When the highly anticipated cousin finally arrived, she had in tow a platter of miniature meringues that she declared would be the only treat she would touch because they were low calorie and she was on a diet. She shot contemptuous glances at the rest of us who were greedily piling onto our plates the various treats we found irresistible. And she never even glanced at the cake I had brought.
I was quick to notice my mother’s expression, which changed from disappointment to amusement when she saw that I was laughing. I took her aside and said, “That should teach us not to pick up Scrooge-like habits just to get even with people we find mean and inconsiderate.” She agreed and added that negative feelings have no business showing up this time of year and looked on with approval as I gave out Rita’s Christmas cake recipe to family members who had tasted and enjoyed it.
Rita’s Christmas Coffeecake
For the dough:
½ cup milk
For the filling:
- Mix yeast and sugar with milk that has been slightly warmed. When yeast has dissolved, mix in butter that has been melted and cooled. Add three beaten egg yolks, ½ cup of sugar, and then the flour and salt. Mix well and refrigerate overnight.
- Next day: Beat 3 egg whites stiff and add ¼ cup sugar gradually. Divide dough in half and roll out one half to a dimension of about 8 by 16 inches. Spread half of whites on dough.
- Warm jam so that it is spreadable and brush half over the length of the dough. Sprinkle on half of the chocolate chips and half of the nuts, if using. Repeat process with other half of the dough.
- Roll jelly-roll fashion from the long side. Place in greased angel food pan lined with greased wax paper. Repeat with other half of dough. Place second roll on top of the first with the ends of the rolls opposite each other.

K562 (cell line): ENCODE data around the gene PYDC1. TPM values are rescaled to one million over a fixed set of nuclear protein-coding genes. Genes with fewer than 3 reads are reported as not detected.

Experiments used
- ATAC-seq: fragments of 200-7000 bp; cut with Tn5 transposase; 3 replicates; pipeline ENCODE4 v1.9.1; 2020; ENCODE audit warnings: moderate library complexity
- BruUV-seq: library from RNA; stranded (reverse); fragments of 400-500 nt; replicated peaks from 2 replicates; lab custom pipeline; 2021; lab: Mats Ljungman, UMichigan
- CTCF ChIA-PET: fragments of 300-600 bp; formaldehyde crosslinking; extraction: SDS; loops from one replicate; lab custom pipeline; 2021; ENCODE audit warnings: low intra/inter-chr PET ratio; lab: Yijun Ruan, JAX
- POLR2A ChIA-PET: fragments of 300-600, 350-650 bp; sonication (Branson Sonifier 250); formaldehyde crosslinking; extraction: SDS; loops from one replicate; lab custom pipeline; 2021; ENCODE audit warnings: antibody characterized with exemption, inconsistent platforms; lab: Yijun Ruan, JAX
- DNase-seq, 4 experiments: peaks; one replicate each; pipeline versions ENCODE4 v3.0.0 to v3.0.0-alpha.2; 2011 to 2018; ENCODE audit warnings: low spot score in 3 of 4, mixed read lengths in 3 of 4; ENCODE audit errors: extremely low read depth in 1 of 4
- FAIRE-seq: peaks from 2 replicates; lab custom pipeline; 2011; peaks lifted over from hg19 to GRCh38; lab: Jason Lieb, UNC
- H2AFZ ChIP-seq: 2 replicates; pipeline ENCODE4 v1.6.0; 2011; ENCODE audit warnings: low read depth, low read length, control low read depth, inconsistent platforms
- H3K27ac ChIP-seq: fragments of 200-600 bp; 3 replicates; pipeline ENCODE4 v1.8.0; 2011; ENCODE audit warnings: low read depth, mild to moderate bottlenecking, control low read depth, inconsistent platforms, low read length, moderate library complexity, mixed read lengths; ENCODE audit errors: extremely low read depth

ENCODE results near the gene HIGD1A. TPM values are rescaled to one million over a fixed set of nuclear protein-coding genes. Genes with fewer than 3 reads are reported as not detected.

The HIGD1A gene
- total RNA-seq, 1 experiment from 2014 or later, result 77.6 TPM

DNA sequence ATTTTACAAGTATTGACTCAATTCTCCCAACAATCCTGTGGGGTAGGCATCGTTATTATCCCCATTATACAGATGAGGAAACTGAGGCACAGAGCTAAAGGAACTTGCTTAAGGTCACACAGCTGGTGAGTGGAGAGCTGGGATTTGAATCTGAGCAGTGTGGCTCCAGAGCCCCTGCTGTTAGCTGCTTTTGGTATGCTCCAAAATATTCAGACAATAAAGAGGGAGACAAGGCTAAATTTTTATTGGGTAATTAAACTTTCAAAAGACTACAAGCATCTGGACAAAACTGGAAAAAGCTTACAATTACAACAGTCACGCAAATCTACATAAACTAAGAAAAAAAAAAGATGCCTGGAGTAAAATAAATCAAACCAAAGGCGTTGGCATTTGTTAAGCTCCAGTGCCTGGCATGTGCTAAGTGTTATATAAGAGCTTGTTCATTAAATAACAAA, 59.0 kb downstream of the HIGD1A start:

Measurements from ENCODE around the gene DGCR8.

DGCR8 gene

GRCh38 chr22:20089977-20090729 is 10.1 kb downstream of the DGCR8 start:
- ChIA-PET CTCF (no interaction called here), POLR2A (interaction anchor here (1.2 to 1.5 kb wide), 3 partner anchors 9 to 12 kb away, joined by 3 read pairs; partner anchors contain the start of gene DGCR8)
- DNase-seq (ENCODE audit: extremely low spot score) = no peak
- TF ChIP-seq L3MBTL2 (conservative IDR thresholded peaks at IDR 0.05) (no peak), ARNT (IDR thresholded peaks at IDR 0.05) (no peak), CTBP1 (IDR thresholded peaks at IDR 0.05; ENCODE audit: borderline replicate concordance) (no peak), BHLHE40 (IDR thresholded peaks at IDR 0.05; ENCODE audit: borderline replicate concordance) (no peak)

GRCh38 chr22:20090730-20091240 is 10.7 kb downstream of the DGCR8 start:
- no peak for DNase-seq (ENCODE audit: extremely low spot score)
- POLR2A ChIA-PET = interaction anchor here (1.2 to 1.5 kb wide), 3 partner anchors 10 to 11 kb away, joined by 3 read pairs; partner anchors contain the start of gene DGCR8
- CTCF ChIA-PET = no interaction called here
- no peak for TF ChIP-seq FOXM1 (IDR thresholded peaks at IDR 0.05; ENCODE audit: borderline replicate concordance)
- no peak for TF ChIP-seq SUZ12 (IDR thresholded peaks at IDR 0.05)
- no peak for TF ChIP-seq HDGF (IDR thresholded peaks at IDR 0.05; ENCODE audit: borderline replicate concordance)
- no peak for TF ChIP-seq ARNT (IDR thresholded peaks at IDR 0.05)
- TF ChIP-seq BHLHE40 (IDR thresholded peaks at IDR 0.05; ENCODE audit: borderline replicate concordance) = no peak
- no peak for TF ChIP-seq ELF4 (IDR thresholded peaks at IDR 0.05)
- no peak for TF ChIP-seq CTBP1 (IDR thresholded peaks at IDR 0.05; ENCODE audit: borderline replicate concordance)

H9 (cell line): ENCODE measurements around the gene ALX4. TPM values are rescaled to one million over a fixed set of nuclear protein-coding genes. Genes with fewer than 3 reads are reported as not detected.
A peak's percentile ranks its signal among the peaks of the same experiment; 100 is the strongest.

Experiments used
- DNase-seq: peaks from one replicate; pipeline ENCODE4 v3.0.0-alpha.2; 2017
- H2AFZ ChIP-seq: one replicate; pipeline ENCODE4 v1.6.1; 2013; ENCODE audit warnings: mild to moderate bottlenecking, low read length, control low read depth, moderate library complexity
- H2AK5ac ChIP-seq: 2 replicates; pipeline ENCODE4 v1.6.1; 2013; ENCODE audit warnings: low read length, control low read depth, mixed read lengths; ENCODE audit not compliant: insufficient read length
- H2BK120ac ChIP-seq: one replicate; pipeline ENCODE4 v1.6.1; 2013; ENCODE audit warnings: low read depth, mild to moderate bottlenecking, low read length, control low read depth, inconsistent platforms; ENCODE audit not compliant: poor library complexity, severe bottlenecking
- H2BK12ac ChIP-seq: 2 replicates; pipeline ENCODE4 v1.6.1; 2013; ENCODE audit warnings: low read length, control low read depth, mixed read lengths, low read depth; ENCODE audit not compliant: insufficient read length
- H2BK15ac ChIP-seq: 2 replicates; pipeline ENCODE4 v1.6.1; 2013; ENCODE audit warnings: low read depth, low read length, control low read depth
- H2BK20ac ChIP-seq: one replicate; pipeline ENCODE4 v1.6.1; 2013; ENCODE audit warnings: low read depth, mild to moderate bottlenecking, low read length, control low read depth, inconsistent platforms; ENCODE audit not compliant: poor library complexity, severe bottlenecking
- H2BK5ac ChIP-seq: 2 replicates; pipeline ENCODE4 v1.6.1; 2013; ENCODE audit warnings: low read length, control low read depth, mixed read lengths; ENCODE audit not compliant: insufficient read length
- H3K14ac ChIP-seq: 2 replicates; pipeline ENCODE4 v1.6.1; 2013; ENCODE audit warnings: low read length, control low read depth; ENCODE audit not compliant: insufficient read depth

- Let rise 2 hours in warm place. Just before putting it in the oven, beat the remaining egg and use that to paint the top of the cake.
- Bake at 350 degrees F for 30 to 45 minutes until top is brown and cake moves away from the sides of the pan. Let cool in pan before removing. Before serving, you may want to decorate top of cake with warmed raspberry jam from a squirt bottle.
Barbara Haber is a food historian and the former curator of books at Radcliffe’s Schlesinger Library at Harvard University where she built a major collection of cookbooks and other books related to food, and influenced the recognition of food history as a viable field of academic and professional study. She founded the Radcliffe Culinary Friends, which supported the library’s culinary collection and provided a forum for food writers from across the country to present their work to an appreciative audience. She also held monthly gatherings, called “First Monday,” where local chefs and writers came together to hear talks on timely food-related topics.
Barbara’s books include “From Hardtack to Home Fries: An Uncommon History of American Cooks and Meals” and “From Betty Crocker to Feminist Food Studies: Critical Perspectives on Women and Food,” which she co-edited. She has written numerous articles and reviews including “Home Cooking in the White House” published in “White House History.” She is currently working on a book about food and World War II in the Pacific tentatively called “Cooking in Captivity.”
She is a former director of the International Association of Culinary Professionals and currently serves on the awards committee and chairs the Who’s Who Committee of the James Beard Foundation. She is a frequent speaker on topics related to the history of food as well as popular food topics, and has appeared on television’s “The Today Show,” “Martha Stewart Living” and The Cooking Channel. Barbara was elected to the James Beard Foundation’s “Who’s Who’s in Food and Beverages” and received the M.F.K. Fisher Award from Les Dames d’Escofier.
Photo: Rita’s Christmas coffeecake. Credit: Barbara Haber